• Ownership Structure: The choice of share types can influence the ownership and control structure of the company. It’s essential to align share types with the company’s strategic goals and the preferences of existing and potential investors.
  • Access to Capital: Different share types can serve different purposes in raising capital. Preferred shares, for example, may attract income-oriented investors, while ordinary shares are suitable for those seeking capital appreciation.
  • Voting Rights: The allocation of voting rights among shareholders can impact corporate governance and decision-making. Companies should carefully consider the distribution of voting rights when issuing different share types.
  • Dividend Policy: Preferred shares come with predetermined dividend rates, which can impact a company’s dividend policy. Companies need to manage their dividend obligations to various shareholder classes effectively.
  • Convertible Features: If issuing preference shares with convertible features, companies should be prepared for potential conversions that can impact share ownership and control.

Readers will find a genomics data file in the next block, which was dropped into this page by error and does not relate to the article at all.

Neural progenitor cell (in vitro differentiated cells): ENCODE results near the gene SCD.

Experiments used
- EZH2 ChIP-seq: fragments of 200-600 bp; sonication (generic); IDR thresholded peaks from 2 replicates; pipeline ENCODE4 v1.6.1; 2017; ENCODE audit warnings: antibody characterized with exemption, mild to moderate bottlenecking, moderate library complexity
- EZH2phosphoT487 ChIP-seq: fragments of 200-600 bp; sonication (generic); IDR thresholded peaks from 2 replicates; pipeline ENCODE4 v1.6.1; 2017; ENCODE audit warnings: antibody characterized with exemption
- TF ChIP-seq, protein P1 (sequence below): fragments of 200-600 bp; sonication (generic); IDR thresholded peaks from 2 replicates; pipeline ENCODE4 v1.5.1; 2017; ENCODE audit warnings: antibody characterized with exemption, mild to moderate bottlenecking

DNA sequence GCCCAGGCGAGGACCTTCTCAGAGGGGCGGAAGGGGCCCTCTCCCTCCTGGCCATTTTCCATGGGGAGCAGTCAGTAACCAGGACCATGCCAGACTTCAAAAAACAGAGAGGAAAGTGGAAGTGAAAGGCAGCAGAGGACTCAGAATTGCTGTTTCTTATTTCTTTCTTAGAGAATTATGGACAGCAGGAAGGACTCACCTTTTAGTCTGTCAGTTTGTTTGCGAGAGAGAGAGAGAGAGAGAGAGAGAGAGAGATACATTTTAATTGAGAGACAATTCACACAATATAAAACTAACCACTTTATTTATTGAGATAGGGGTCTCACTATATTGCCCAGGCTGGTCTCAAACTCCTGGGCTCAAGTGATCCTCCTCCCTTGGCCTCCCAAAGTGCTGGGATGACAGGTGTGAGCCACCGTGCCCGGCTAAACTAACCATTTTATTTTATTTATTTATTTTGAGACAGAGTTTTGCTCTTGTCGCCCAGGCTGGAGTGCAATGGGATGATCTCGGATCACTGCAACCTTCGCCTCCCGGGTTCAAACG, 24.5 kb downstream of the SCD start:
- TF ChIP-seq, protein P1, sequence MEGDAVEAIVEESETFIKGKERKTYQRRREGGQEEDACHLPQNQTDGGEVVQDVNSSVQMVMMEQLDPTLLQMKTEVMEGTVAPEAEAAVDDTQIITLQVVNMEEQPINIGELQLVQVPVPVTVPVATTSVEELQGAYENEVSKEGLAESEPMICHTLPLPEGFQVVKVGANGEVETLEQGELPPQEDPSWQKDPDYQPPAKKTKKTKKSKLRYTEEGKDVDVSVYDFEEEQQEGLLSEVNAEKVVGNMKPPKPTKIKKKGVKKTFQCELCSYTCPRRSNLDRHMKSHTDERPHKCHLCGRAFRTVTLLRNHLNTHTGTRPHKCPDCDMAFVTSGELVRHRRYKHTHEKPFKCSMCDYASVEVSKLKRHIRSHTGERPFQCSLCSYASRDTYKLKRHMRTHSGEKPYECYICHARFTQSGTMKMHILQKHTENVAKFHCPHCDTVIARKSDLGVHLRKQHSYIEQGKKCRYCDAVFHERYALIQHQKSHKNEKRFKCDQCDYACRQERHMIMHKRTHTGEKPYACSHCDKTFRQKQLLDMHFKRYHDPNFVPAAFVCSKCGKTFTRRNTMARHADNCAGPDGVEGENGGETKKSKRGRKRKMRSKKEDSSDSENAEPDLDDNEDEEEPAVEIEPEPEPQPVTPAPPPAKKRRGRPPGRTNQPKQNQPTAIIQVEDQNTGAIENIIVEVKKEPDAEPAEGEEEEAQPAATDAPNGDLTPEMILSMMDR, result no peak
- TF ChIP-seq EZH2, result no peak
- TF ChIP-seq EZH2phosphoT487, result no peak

In Thailand, as in many countries, the issuance of different types of shares allows companies to tailor their ownership structure, attract diverse investors, and achieve specific financial and strategic goals. Each type of share carries distinct rights and characteristics, impacting voting power, dividend entitlements, and liquidation preferences. Careful consideration of share types is essential for companies looking to raise capital, manage ownership, and align with the needs and preferences of shareholders. Ultimately, the choice of share types should align with the company’s long-term vision and strategy.